The COVID-19 pandemic emphasized that dependency on physical documents for trade transactions is not only obsolete but a source of significant risk to supply chains. Whilst great progress is being made to digitalise trade, the lack of facilitating legislation and regulations continues to be a deterrent to a large-scale shift toward digitalization. Most jurisdictions around the world still require key trade documents, such as bills of exchange, bills of lading, and warehouse receipts (all known as transferable records), to be presented in paper form.
The Model Law on Electronic Transferable Records (MLETR), developed by United Nations Commission on International Trade Law (UNCITRAL), aims to address a key roadblock in the transition to paperless trade: the lack of recognition of electronic transferable records (ETRs) in domestic legal systems. MLETR enables the use of ETRs, both domestically and across borders, by recognizing the legal validity of ETRs and giving them functional equivalence to their paper-based counterparts.
The adoption of the MLETR would improve domestic legal frameworks, create favorable conditions for the development of domestic and cross border e-commerce, enable optimization of business processes, reduce processing times, costs and human error, and drive interoperability, among other benefits.
The Asian Development Bank (ADB) is engaged in a series of efforts to advocate for the domestic adoption of, or alignment to, MLETR across multiple jurisdictions. This includes Technical Assistance support to facilitate this goal. ADB, along with the International Chamber of Commerce’s (ICC’s) Digital Standard Initiative, UNCITRAL, the Central Asia Regional Economic Cooperation (CAREC) Program, and the Georgia Ministry of Finance’s Revenue Service have joined efforts in this space. The adoption of the MLETR is part of the CAREC Integrated Trade Agenda (CITA) 2030 initiative to accelerate digital trade.
As part of this collaboration, and under ADB’s MLETR advocacy, this session provided an appropriately targeted overview of MLETR benefits, features, and technicalities as well as its critical importance in the context of advancing the digitization of trade. This session also drew the experience from jurisdictions which have adopted, or are in the process of adopting or aligning, their domestic legislation to MLETR to provide an international perspective of the process as well as the impact of MLETR adoption.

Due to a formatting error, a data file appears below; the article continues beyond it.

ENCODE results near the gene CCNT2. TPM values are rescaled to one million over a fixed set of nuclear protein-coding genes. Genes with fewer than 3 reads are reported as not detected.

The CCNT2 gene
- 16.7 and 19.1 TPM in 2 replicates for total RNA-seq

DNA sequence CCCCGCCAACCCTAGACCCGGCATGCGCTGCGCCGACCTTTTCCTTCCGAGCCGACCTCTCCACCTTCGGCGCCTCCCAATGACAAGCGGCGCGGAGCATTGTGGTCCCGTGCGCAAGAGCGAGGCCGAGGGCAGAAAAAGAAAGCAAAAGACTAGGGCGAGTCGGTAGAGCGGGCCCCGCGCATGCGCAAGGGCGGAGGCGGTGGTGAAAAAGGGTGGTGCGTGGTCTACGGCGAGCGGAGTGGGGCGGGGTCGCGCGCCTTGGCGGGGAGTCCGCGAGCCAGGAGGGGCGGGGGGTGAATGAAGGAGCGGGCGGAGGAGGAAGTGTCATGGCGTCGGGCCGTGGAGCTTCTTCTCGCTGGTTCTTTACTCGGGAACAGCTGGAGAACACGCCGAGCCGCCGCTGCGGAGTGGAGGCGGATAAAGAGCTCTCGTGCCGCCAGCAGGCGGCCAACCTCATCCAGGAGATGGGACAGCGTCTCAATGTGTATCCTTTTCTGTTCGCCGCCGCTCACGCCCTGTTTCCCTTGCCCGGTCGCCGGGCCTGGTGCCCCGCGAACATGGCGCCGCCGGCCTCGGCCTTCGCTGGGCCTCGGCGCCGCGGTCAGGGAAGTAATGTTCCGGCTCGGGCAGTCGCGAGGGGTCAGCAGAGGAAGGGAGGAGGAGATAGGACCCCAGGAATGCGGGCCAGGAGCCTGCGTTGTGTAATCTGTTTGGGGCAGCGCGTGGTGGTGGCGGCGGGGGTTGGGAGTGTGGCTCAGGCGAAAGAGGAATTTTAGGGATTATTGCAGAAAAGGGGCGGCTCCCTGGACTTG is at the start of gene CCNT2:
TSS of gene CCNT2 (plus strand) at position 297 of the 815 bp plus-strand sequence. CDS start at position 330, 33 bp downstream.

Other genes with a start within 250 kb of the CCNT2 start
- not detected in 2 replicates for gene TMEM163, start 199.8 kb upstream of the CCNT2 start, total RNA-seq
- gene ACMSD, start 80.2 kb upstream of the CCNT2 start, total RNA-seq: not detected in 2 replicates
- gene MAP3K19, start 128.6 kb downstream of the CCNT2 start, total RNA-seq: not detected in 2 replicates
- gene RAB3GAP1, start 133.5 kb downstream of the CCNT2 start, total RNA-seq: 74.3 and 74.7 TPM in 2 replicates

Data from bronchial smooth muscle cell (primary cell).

The session was designed for policy makers, including from (i) the National Bank of Georgia; (ii) the Sector Economy and Economic Policy Committee of the Parliament of Georgia; (iii) Transport Department, Communications, Information and Modern Technologies Department and other relevant units of the Ministry of Economy and Sustainable Development; (iv) the Georgia Revenue Service and the financial regulation unit of the Ministry of Finance; (v) the Ministry of Justice; (vi) the Digital Governance Agency; (viii) and Trust Services.
The private sector members of the National Committee on Trade Facilitation (NCTF), including (i) the Business Association of Georgia; (ii) the EU-Georgia Business Association; (iii) the Georgian Employers’ Association; (iv) the Association of Small and Medium Enterprises of Georgia; (v) the International Chamber of Commerce; (vi) the Banking Association of Georgia; (vii) the Association of Freight Forwarders of Georgia; (viii) the Chamber of Commerce of Georgia; (ix) the Georgian International Road Carriers Association (GIRCA); (x) the Farmers’ Association; (xi) the Business Ombudsman of Georgia; and (xii) the European Business Association, also benefited from the session.
The event was co-hosted by the Georgia Revenue Service, Ministry of Finance, in Tblisi on April 20 and more than 40 participants participated in the event.
Kamel Bouhmad, Deputy Country Director for Georgia and GRS Deputy Head Vladimer Khundadze provided opening remarks. This session was followed by a consultation meeting with key government stakeholders to discuss the next steps for ADB to support Georgia to enhance its legislative framework for digital trade.
C. Key Documents
The activity was supported by KSTA 6855-REG: Law and Policy Development for Private Sector and Public–Private Partnership Projects and TA9712: Implementing the Integrated Trade Agenda in the Central Asia Regional Economic Cooperation Program.